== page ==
The thrill of motion control lies within the breaking of barriers; recapturing the childhood/Star Wars kid thrill of waving a katana (read: stick) around on a Sunday afternoon at the park, turning trees into armour-clad soldiers and puddles of water into that of blood, spilled from the towering foes. Indeed, when the Wii was revealed, sword play was the first thing that crept into many gamer’s own imaginations. Nintendo’s console is arguably a physical manifestation of the countless battles we waged in our minds, growing up on a healthy diet of Zelda and Ninja Gaiden.
And, while a certain Skyward adventure is likely soon to correct this fact, the system never really made good on that potential. But Sony came out literally swinging on an E3 2009 stage with early demos of the company’s own motion controller that could do as much thanks to 1:1 accuracy.
The origins of Medieval Moves: Deadmund’s Quest undoubtedly lie within that demonstration. One particular part saw the player take what has come to be called the Move controller in hand and use is as a sword to fight skeletons from a third person perspective. While this on-rails action game hasn’t retained the realistic art-style seen in that footage, the third-person camera and enemies types remain. In many ways then, this is the game that should finally bring our childhood imagination to the screen.
And for a while, just a little while, swinging the controller around and bashing enemies away does evoke those emotions that gradually left me over the years. Skeleton soldiers fall victim to a variety of stylised kills, like swinging the controller above my head then bringing it crashing down on their own, or swiping the feet then thrusting the sword forward. It captures a sense of playfulness rarely seen in gaming. I’m broken from the constraints of the button press, and as acowering foe stands before me I find myself thinking “Right, what should I do to this one?”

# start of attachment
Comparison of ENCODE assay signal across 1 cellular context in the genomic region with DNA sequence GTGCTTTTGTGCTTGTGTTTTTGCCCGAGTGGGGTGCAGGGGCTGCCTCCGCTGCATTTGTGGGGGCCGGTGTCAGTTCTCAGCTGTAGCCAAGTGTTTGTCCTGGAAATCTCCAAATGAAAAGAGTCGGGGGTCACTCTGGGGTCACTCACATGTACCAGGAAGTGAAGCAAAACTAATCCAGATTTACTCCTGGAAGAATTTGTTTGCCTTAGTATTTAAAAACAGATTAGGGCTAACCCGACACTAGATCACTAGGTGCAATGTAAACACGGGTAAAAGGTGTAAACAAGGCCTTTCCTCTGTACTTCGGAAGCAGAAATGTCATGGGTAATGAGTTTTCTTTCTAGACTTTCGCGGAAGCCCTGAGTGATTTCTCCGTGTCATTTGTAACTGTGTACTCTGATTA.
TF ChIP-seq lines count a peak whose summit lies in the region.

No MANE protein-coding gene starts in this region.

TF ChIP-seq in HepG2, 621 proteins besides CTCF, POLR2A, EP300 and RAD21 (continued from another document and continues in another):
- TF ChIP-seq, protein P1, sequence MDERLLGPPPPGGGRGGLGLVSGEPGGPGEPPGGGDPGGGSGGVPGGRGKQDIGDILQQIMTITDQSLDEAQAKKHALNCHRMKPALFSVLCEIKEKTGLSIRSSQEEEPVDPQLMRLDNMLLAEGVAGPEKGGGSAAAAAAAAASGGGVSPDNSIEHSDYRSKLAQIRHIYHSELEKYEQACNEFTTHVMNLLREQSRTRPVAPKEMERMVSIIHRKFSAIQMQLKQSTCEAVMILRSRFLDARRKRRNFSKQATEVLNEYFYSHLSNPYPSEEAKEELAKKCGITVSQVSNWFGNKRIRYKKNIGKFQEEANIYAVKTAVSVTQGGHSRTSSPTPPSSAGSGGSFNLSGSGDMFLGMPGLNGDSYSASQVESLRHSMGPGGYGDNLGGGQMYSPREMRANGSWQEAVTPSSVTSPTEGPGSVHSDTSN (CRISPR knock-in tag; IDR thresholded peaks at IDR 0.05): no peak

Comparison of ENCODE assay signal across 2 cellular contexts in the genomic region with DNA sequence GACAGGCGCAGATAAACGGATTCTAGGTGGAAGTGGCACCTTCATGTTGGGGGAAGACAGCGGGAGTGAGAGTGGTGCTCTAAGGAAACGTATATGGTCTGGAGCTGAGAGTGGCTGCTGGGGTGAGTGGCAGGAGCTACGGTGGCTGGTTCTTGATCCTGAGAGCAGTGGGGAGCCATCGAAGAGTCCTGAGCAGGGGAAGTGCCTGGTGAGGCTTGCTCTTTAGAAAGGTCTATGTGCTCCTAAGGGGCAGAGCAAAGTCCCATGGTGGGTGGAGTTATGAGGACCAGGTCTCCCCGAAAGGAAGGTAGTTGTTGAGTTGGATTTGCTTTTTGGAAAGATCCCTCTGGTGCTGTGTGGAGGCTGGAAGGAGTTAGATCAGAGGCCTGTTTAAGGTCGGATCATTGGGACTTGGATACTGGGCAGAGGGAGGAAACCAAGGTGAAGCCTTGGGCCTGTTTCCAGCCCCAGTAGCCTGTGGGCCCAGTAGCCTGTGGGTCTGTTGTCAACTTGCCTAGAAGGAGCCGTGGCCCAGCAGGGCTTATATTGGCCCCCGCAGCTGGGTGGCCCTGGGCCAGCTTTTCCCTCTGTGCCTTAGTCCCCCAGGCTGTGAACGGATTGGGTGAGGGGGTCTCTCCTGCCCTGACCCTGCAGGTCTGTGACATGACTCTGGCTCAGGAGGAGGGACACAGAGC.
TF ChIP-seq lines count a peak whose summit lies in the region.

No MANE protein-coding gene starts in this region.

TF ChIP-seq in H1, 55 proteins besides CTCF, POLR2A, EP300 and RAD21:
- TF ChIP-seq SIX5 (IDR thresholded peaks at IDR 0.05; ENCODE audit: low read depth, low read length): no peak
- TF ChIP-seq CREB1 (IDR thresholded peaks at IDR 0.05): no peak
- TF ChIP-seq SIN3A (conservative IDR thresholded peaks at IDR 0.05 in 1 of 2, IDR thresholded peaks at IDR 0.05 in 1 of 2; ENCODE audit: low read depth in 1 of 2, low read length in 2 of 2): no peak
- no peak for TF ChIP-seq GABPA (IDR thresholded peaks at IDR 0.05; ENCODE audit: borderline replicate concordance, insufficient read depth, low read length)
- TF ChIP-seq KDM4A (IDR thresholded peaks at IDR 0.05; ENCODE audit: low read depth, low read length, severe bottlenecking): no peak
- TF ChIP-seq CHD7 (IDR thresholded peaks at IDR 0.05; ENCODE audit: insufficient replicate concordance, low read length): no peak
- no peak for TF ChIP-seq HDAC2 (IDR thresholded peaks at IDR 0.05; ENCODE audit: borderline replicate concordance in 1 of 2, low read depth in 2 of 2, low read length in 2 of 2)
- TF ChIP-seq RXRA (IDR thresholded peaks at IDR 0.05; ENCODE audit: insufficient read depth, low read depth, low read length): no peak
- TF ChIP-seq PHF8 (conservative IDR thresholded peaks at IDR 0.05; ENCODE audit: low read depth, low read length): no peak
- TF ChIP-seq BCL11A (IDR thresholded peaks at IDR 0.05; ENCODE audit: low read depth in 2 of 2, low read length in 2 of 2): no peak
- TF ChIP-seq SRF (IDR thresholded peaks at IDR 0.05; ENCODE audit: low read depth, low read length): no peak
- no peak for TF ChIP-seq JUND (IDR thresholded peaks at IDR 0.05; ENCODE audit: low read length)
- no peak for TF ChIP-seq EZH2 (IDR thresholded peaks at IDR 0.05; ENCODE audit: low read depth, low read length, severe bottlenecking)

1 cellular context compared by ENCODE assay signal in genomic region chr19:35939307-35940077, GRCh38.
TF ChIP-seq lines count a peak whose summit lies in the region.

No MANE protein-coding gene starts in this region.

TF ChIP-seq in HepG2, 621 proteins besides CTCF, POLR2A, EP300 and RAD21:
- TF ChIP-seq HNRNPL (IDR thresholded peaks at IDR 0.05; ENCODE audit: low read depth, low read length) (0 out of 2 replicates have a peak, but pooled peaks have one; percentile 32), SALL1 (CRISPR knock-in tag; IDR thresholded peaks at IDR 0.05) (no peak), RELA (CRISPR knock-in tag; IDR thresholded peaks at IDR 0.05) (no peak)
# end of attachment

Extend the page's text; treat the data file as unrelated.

Hold the controller backwards and go for the neck? Sure.
But the imagination is an impatient place. Those days in the park don’t necessarily translate into a 6+ hour campaign experience so thrillingly as they did in the one-off battles seen in Sports Champions. And the fact is, for an on-rails experience, levels here are very long, often asking upwards of half an hour of seemingly aimless wondering to a section, stopping, fighting, aimlessly wondering on.
The running time doesn’t demand simple sword swinging for its entire duration though. Bow and arrow play that’s also reminiscent on last year’s sports-fest is included from the off. Reaching for an arrow with the controller then quickly lining up a successful shot proves to be incredibly satisfying. I even found myself taking a break for the melee and sticking to arrows themselves for large sections of levels.
Other gadgets and gizmos like throwing stars also take a page from the book of Sports Champions to varying degrees of success. While said stars make for another good showcase of move technology, having to aim the controller down, hold a button and then aim it back up makes the grapple hook a chore to use. But these items are here mainly to refresh each level as they come about, and they’ll do their job most of the time.
There’s never really much of a challenge put up front either, making it disappointingly tempting to stick to the waggle routine despite the improved technology.
Ironically, the promise of the freedom of hyper-accurate sword play isn’t worth the sacrifice of the freedom of movement, which we’ve obviously had for years. Given that the child-friendly story offers little in the way of engaging material that could have added cause to all of the arm swinging, you’ll have seen it all after the first level.
Deadmund’s Quest will undoubtedly be yet another Move title to keep the little ones quiet (and save you a trip to the park), but it’s one of the few titles that really had the promise to speak to older gamers too. The realisation that just having 1:1 control isn’t enough should hopefully start setting these Move developer’s sights on more ambitious projects.